Maples are very common and one of the most adored tree families. Maples are of the genus that belongs to the Sapindaceae family. There are around 132 species of maple and are widely grown all over the world. Silver and sugar maple are amongst the most common maple species that are native to mostly American regions.
Silver Maple vs Sugar Maple – Difference
Silver maple and sugar maple are both quite popular and bear similar characteristics. However, their main differences can be easily called apart by the distinction in their leaf, growth habit, and buds. Silver maple has deeply lobed leaves and yields a silver color in the underside of the leaves, while sugar maple has leaves that have shallower lobes. Silver maples are known to have multi-trunk growth habits, while sugar maples usually have single-trunk habits. Also, sugar maple is widely popular with maple syrup, while silver maple is used widely as an ornamental tree.
These are the basic differences. Let us now discuss the differences between silver and sugar maple in detail.
Silver maple has leaves that are deeply lobed, and the leaves are very broad and big in size. The surface color of the leaves is light green, and the underside of the leaves bears a white color. Later, these leaves tend to turn yellow during fall. The leaves are also deeply cut with irregular serrated margins.
The young barks of the silver maples are light brown in color and very smooth. With time, the barks tend to grow rough and very dark in color. Also, the woods produced by silver maple has reddish-brown color in its heartwood and white color in the sapwood.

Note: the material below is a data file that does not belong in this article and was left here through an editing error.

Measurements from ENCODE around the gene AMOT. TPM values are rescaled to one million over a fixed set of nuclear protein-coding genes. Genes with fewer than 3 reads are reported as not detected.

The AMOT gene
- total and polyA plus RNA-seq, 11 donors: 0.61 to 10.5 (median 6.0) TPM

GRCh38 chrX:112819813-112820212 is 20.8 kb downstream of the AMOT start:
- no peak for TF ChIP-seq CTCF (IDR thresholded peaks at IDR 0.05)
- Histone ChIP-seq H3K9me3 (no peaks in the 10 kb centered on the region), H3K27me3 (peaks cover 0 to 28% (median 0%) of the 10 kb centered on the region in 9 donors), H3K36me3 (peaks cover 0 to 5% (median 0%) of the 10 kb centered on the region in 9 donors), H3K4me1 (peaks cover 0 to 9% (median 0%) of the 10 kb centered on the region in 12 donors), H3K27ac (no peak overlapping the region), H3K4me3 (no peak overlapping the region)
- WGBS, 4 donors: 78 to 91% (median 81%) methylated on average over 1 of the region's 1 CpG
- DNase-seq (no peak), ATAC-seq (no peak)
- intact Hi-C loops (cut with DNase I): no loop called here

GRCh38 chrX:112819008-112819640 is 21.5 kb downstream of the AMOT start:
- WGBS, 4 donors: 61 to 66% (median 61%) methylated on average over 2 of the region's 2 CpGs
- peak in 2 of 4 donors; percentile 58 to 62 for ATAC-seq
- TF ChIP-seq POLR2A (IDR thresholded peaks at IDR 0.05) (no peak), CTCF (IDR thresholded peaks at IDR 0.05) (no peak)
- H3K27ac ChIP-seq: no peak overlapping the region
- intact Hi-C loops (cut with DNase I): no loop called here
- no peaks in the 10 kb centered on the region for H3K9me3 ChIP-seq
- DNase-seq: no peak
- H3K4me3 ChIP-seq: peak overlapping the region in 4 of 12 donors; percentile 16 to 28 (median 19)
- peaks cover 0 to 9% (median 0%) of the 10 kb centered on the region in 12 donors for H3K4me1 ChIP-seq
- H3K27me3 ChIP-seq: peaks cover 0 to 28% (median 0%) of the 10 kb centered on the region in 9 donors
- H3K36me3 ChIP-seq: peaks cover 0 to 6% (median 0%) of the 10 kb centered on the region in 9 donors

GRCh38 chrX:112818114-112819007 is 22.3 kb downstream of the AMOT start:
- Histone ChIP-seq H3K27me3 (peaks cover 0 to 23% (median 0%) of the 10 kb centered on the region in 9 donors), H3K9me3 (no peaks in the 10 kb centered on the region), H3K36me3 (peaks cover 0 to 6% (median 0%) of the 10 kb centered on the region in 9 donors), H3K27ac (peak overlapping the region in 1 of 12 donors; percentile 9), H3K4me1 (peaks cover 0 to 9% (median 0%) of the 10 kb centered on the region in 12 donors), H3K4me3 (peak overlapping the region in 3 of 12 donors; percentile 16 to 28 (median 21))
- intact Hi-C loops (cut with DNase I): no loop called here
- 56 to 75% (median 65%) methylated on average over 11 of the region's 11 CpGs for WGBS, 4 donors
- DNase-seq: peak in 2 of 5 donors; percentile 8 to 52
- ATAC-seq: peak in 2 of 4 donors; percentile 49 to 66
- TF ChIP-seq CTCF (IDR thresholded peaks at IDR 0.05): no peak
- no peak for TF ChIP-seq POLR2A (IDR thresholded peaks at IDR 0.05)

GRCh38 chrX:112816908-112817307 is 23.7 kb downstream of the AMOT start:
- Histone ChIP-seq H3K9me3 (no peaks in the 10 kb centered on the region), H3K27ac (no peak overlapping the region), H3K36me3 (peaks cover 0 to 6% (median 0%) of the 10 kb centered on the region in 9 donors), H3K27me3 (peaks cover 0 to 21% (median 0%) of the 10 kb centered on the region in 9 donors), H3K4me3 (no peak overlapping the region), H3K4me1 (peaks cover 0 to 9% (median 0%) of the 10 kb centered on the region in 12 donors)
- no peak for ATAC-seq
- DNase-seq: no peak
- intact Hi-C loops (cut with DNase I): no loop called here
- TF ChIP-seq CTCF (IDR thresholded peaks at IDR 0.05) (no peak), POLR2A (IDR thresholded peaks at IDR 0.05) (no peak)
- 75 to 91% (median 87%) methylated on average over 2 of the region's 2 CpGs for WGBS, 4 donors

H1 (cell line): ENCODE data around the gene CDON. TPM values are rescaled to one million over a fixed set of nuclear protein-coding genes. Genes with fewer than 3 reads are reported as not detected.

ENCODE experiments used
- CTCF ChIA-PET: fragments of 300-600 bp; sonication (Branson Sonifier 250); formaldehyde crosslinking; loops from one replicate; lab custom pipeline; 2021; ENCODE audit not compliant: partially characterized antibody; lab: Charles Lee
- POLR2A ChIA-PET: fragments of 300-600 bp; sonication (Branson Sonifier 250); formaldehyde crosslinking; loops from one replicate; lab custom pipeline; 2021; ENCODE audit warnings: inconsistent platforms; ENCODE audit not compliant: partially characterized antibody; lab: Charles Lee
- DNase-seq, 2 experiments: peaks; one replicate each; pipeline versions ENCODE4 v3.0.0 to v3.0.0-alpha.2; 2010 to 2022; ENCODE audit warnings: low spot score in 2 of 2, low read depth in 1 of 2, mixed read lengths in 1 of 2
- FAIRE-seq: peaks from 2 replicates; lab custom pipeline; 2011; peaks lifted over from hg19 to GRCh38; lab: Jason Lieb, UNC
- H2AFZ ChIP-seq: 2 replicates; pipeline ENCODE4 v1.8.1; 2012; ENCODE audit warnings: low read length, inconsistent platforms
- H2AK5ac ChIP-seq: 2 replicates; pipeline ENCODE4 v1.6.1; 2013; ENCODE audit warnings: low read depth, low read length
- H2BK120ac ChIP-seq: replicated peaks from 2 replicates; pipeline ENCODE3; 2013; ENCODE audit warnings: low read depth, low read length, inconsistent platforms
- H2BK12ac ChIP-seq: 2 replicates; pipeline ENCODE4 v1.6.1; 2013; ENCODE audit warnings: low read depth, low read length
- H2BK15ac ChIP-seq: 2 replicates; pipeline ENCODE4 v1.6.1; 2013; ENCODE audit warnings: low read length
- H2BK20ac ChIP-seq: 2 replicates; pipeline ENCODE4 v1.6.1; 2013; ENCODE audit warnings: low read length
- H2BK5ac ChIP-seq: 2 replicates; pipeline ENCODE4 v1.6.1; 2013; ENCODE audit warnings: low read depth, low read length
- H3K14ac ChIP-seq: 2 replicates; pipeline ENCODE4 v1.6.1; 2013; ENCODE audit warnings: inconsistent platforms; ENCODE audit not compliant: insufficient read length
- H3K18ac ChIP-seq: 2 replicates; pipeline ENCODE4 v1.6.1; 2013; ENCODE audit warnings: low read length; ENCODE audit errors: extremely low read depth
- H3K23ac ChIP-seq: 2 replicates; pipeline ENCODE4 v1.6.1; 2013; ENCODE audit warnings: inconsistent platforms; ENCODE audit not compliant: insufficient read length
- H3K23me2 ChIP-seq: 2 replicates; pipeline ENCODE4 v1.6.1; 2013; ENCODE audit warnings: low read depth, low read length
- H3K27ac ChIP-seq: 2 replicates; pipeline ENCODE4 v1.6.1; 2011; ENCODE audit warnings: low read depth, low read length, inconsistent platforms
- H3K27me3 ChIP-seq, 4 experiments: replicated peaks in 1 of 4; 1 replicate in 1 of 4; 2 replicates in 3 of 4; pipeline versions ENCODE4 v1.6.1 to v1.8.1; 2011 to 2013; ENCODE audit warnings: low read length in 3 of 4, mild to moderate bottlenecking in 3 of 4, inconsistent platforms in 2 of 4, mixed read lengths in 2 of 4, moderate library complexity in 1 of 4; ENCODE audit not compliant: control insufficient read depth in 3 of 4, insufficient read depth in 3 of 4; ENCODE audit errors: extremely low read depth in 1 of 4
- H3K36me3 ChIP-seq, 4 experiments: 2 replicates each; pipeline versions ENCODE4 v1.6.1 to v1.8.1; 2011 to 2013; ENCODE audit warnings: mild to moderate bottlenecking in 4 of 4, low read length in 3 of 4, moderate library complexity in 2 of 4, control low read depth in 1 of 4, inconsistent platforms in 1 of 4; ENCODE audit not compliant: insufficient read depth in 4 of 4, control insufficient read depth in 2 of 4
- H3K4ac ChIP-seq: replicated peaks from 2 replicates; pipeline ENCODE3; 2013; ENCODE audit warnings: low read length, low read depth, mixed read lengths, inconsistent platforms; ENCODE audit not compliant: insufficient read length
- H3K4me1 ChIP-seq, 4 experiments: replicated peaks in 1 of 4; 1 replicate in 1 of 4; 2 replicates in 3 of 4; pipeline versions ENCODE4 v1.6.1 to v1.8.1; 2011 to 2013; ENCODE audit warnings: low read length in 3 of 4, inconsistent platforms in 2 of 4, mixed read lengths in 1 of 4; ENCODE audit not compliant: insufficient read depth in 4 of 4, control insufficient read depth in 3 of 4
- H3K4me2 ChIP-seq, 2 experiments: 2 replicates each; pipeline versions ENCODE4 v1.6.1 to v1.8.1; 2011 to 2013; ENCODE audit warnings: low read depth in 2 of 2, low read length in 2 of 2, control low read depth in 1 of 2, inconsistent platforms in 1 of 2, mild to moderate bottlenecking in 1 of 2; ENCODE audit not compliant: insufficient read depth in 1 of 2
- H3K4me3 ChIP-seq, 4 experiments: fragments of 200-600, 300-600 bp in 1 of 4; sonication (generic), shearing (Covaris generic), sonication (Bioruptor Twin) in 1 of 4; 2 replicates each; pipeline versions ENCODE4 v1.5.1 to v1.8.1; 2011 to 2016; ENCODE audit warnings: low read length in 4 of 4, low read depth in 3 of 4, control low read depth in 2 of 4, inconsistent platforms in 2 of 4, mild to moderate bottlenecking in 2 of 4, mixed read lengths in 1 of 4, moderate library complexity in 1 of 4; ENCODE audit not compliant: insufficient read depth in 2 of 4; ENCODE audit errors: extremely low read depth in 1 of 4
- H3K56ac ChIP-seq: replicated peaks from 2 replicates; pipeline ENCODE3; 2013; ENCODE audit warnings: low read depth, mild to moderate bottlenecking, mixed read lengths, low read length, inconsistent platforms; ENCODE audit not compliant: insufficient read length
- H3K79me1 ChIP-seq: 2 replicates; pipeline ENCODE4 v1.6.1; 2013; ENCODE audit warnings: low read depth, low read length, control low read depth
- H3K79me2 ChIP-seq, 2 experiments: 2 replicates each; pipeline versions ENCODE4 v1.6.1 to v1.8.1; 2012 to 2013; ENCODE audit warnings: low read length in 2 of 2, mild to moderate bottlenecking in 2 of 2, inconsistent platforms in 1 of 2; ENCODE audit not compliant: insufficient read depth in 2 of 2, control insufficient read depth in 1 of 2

Silver maples are known to produce male and female flowers in the same tree where the male flower is greenish in color, and the female flower is red and bright. They also grow fruits called samaras, which are bigger than the fruits produced by sugar maple. Silver maples are known to have multi-trunk growth habits but with shorter and angled trunks compared to others. It is best used for making boxes, pallets, and food.
Sugar maple is another common maple species that is found widely in American regions. The leaves of sugar maple are smaller in size than silver maple and have around 5 lobes which are shallower. The leaves have a dark green color on the surface and a lighter green shade on the underside. The leaf margins are smoother than silver maple and are often U-shaped.
The young barks of the sugar maple are smooth and are brown in color. With time, it tends to become darker and also harder and fissured. Further, the woods produced by sugar maple have reddish-brown color in its heartwood and a white to an off-white cream color in the sapwood.
Sugar maple can be monoecious or dioecious. This means it can have both male and female flowers or just one. The fruits of sugar maple are also called samaras, but they are smaller. Sugar maples are known to have a single-trunk growth habit with straight trunks. They are very commonly used for making maple syrup, but it is also best used for furniture and interior finishing.